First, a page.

TuSimple, the Tucson-by-way-of-San-Diego-based self-driving freight truck startup, recently announced a huge deal with the U.S. Postal Service (USPS) to rev up a two-week test transporting mail across three Southwestern states. The test, which will see the company’s autonomous big rigs shuttling across the desert highways, hauling everything from eBay packages to utility bills to magazine subscriptions, is a move that puts the self-driving trucking industry closer to being commercialized for everyday life.
“It’s not just the driver shortage we’re looking to fix–this technology will enable fleets to provide services that they couldn’t before,” said Chuck Price, Chief Product Officer of TuSimple. “Considering you need a package coast to coast in two or three days, you’re not going to put that on a truck, you’ll put that on a plane. But with an autonomous vehicle operating 24 hours, it’s possible to do a run like that in two days or less.”
In March, Governor Ducey announced from Tucson that TuSimple would create 500 new jobs over the next two years in engineering, truck driving, and office management. This pairing with the USPS may possibly help deliver those jobs, as well as mail.
Tucson is where TuSimple’s testing facility is located, with engineers and mechanics and drivers zipping around making sure that the trucks can drive on their own. The company is set to expand its fleet of autonomous trucks to 500 by later this year, making it the world’s largest autonomous truck fleet.
For this project, the TuSimple trucks will deliver mail between USPS facilities in Phoenix and Dallas to monitor how the technology can improve on delivery times and costs. A driver will be present, sitting behind the wheel to take over if necessary, and an engineer will ride shotgun to keep an eye on the software and hardware.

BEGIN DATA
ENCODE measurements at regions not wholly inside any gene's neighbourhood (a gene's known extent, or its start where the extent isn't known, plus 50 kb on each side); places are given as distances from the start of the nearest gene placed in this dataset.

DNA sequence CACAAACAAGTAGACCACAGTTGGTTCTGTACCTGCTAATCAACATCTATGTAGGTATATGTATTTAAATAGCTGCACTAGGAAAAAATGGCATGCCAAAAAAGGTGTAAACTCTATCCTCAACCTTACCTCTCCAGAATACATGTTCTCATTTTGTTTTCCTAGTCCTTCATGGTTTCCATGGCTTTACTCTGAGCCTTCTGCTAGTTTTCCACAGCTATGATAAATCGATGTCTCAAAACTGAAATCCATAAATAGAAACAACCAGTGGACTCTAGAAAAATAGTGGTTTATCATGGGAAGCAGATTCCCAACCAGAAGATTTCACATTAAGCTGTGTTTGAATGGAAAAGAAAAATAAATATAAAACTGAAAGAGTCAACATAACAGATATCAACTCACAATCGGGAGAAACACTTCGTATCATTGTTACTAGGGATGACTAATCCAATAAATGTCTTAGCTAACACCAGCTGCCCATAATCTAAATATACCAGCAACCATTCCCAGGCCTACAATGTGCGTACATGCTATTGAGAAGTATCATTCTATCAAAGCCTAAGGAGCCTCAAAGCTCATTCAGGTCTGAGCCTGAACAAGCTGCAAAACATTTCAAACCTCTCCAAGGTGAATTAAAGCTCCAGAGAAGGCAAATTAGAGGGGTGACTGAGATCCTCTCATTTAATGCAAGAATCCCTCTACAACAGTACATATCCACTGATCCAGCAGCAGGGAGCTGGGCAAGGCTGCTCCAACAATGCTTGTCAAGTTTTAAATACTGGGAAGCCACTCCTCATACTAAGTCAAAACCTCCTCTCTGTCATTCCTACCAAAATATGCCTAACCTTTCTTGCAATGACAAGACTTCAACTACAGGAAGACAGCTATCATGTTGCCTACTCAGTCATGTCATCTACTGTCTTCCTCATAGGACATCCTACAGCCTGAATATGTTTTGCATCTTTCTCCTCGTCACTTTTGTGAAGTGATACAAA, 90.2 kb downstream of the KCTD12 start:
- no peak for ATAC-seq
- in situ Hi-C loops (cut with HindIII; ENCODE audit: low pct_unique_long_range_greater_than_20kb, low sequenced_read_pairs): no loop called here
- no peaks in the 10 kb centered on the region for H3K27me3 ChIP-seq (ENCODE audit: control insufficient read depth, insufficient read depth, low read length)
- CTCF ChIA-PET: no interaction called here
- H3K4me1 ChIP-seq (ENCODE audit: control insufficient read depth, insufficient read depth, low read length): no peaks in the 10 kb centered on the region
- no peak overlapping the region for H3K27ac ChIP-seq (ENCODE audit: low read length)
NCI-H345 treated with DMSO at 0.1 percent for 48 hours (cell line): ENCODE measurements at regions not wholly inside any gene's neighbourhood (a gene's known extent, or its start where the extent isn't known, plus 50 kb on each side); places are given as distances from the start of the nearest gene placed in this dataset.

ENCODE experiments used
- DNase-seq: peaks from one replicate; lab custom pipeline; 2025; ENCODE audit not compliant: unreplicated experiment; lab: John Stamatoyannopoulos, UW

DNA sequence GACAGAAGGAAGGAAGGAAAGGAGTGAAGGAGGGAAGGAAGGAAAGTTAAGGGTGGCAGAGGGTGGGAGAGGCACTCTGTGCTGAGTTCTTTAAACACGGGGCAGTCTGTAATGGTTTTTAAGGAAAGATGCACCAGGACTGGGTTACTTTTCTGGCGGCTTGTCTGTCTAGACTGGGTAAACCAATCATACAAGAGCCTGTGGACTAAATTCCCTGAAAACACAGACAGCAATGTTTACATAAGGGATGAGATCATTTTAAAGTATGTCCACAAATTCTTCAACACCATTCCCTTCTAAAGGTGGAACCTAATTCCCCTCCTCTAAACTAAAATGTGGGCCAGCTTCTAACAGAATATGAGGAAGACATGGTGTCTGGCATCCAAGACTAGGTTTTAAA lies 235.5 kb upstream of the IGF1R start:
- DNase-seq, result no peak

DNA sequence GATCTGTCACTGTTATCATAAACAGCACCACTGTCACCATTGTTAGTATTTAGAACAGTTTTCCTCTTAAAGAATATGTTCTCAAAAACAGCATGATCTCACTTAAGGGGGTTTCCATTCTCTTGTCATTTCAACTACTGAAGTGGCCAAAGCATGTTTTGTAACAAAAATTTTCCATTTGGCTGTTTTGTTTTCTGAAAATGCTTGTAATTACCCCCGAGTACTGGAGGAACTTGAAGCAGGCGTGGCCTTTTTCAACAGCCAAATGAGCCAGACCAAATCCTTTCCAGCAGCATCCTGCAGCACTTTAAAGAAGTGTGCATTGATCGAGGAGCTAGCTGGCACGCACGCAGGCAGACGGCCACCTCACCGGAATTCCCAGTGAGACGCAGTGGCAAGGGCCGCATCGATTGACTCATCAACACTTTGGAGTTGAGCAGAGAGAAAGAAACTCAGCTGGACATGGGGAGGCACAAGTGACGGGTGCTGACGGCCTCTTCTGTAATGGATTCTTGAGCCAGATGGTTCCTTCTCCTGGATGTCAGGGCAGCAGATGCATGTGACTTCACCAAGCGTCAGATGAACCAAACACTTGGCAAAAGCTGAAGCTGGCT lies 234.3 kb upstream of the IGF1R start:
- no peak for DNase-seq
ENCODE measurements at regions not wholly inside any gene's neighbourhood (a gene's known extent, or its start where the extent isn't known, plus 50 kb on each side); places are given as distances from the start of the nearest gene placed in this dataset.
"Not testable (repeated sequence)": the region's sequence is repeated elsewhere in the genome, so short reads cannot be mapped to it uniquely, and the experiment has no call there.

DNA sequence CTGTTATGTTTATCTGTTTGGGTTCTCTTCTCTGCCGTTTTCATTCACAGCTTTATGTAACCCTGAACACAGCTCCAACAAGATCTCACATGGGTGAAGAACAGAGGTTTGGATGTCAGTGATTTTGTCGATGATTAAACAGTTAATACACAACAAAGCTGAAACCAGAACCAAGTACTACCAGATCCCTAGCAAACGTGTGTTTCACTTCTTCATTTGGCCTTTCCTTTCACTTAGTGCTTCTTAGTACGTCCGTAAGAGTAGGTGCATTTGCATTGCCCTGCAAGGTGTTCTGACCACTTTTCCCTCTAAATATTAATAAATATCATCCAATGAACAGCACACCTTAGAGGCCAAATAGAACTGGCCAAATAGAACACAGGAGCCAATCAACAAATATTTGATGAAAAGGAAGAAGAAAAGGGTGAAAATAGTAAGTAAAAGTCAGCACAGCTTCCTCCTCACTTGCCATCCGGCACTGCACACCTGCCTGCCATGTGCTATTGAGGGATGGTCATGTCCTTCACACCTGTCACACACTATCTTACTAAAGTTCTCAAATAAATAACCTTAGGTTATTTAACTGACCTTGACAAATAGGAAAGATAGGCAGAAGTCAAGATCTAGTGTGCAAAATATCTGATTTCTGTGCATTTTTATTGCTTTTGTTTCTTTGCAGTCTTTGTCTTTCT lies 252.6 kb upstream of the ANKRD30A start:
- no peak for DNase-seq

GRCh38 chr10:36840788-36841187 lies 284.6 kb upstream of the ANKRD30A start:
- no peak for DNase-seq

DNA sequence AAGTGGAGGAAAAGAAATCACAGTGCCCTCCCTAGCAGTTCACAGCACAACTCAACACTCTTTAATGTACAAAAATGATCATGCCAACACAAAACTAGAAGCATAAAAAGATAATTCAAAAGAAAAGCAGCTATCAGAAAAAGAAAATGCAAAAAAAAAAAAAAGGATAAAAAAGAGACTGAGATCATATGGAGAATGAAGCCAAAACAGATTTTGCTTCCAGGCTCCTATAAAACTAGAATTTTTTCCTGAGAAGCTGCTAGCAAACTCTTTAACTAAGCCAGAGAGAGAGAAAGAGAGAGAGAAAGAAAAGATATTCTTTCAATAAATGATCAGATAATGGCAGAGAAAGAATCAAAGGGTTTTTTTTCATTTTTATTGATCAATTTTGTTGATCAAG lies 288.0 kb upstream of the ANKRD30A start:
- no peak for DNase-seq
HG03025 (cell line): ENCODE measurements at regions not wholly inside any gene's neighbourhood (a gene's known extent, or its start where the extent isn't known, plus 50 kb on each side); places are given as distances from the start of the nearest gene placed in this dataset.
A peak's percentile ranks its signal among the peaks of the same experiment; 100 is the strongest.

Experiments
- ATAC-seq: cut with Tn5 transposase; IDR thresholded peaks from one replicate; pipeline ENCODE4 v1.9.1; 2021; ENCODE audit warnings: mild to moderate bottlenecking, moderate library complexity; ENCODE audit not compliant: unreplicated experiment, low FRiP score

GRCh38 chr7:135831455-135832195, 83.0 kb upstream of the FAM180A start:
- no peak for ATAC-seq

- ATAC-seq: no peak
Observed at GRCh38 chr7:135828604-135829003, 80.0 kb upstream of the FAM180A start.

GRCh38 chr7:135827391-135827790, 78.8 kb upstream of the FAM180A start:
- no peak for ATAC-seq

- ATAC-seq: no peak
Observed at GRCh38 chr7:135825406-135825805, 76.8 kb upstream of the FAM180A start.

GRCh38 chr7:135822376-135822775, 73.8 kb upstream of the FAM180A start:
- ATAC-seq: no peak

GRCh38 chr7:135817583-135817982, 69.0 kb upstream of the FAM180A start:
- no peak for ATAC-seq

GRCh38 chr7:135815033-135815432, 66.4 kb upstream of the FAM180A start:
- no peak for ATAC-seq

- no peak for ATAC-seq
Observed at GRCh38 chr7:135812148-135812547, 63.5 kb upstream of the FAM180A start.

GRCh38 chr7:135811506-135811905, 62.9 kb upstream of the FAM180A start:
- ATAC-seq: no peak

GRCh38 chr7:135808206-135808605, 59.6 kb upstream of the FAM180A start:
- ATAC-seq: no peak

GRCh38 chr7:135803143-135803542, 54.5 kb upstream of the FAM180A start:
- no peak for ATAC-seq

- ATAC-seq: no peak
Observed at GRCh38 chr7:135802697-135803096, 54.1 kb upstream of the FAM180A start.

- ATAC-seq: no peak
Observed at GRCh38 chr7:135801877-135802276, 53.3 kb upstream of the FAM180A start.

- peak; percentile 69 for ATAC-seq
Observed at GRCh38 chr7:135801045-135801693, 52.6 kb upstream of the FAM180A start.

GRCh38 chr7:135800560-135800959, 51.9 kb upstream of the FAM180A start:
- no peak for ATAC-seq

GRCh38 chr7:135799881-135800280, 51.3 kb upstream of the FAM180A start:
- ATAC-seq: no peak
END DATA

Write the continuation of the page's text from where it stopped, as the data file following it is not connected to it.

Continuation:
If all proves to be successful, it would be a big win for the self-driving tech industry and provide a solution to the increasingly bleak driver shortage throughout the country. In fact, the American Trucking Association has said that the industry is staring at the potential of a shortage of about 100,000 drivers in the next five years as older drivers, the majority of the industry, begin to phase out.
“It’s very difficult for the carriers to meet the demand because they don’t have the drivers. This tech will meet demand and will also benefit the whole supply chain,” Price said. “If a fleet doesn’t have a driver, they won’t have a truck, which means the manufacturer won’t supply the cargo and parts. That’s a lot of sales that’s not happening…In the end for consumers it means the shipping prices will go down.”
“This pilot project is just one of many ways the Postal Service is innovating and investing in its future,” notes Kim Frum, spokeswoman for the United States Postal Service. “We are conducting research and testing as part of our efforts to operate a future class of vehicles which will incorporate new technology to accommodate a diverse mail mix, enhance safety, improve service, reduce emissions, and produce operational savings.”
The trucks will make five round trips, each totaling more than 2,100 miles, through Arizona, New Mexico, and Texas, and may continue on after the two-week pilot program. Long-term, Price says that the goal for the company is to cut out drivers entirely from long-haul routes, like Dallas to Phoenix, and leave short-haul routes, such as in the same state, for actual human drivers.